a place to rant about energy, environment and all things John Howard

Tuesday, November 28, 2006

David Attenborough: To waste energy is a sin

From The World Today last week:
ISHKHANDAR RAZAK: What do you think people need to do to tackle climate change?

DAVID ATTENBOROUGH: All I do know is that climate change is happening, no doubt, and that's been no doubt for a long time. And I also know that humanity, human beings worldwide, are contributing to climate change.

I also know that if it goes on the way it is, we are in for some very bad times.

We ought now to have a worldwide change in moral attitudes that you don't waste energy, because energy is produced at a cost, and to waste it is sinful … but mad as well.

You tell 'em Sir David.

Audio: MP3 | Windows Media | Real Audio
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Wednesday, November 08, 2006

Windmills from South Head to Malabar

JOURNALIST: What do you make of the Nielsen poll results today on climate change?

PRIME MINISTER: I found the Nielsen poll results quite unsurprising, quite unsurprising. Of course people would say at the present time in the wake of all the publicity given to the Stern Report that more needs to be done – it’s a natural response to that sort of question. I didn’t find that surprising.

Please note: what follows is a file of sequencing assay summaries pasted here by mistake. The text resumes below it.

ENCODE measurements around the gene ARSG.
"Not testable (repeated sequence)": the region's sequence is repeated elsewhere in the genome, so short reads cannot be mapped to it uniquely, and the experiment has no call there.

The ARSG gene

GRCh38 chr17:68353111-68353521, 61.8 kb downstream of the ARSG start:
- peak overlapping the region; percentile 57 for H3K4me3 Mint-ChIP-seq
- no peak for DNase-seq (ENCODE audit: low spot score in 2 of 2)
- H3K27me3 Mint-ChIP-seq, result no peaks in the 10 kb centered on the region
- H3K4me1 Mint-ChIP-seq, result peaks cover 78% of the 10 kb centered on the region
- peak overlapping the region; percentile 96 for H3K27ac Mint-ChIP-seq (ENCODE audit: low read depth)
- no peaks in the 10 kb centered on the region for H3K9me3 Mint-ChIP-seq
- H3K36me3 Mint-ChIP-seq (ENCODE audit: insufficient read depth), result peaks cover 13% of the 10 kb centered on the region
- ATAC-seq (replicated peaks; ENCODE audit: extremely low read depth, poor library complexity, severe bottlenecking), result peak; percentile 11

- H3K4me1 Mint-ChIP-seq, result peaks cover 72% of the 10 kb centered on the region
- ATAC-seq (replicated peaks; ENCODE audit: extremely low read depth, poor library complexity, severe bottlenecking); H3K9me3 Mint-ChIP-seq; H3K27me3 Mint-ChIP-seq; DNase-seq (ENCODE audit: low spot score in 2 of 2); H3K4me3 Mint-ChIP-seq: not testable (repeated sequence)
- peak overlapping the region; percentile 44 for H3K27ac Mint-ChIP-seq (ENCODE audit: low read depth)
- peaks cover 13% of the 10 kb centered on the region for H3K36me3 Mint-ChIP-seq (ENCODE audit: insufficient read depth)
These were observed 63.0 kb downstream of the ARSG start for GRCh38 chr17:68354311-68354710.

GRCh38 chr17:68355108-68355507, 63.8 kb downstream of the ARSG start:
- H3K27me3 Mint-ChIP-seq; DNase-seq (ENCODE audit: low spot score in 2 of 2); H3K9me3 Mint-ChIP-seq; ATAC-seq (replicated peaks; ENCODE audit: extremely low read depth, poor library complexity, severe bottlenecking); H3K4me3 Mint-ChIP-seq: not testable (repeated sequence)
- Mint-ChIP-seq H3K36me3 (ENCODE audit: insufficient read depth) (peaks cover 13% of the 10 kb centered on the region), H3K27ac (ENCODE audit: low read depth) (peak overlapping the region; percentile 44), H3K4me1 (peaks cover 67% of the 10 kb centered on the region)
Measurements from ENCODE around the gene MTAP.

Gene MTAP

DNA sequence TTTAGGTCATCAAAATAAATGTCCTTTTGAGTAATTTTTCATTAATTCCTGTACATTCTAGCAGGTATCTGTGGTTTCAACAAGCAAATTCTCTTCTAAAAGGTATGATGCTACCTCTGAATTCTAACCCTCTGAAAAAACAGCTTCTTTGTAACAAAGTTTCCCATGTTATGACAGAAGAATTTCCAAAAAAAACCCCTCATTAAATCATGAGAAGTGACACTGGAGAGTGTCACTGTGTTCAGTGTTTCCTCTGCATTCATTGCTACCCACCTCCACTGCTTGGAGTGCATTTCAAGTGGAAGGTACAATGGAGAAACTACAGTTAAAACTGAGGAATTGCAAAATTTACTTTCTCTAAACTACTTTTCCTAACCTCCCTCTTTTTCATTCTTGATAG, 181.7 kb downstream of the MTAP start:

I didn’t find the 50 per cent who thought solar was the answer surprising either because solar is a nice, easy, soft answer. There’s this vague idea in the community that solar doesn’t cost anything and it can solve the problem, it can’t, it can’t replace base load power generation by power stations. It’s a good idea to make a contribution at the margin, but in the end, if you look years ahead, there are only two ways of generating the electricity that this nation needs – either through the current methods of fossil fuel use or a combination of that in a cleaner form with nuclear power. Solar, wind, all these other things can make a contribution at the margin but unless you want to have a windmill every few hundred feet starting at South Head and going down to Malabar – and I can imagine the residents of Sydney wanting that – you simply won’t be able to generate enough power from something like wind in order to take the load off the power that is generated by the use of coal and gas and in time, I believe, nuclear. Now this is going to be a long debate but I’m going to continue to argue reason. I can’t have a policy on something like this dictated by an opinion poll. I read what people say, I understand it, I’m sympathetic, but in the end I’ve got to call it as it is and calling it as it is means that I have to say that solar and wind will not replace conventional power stations.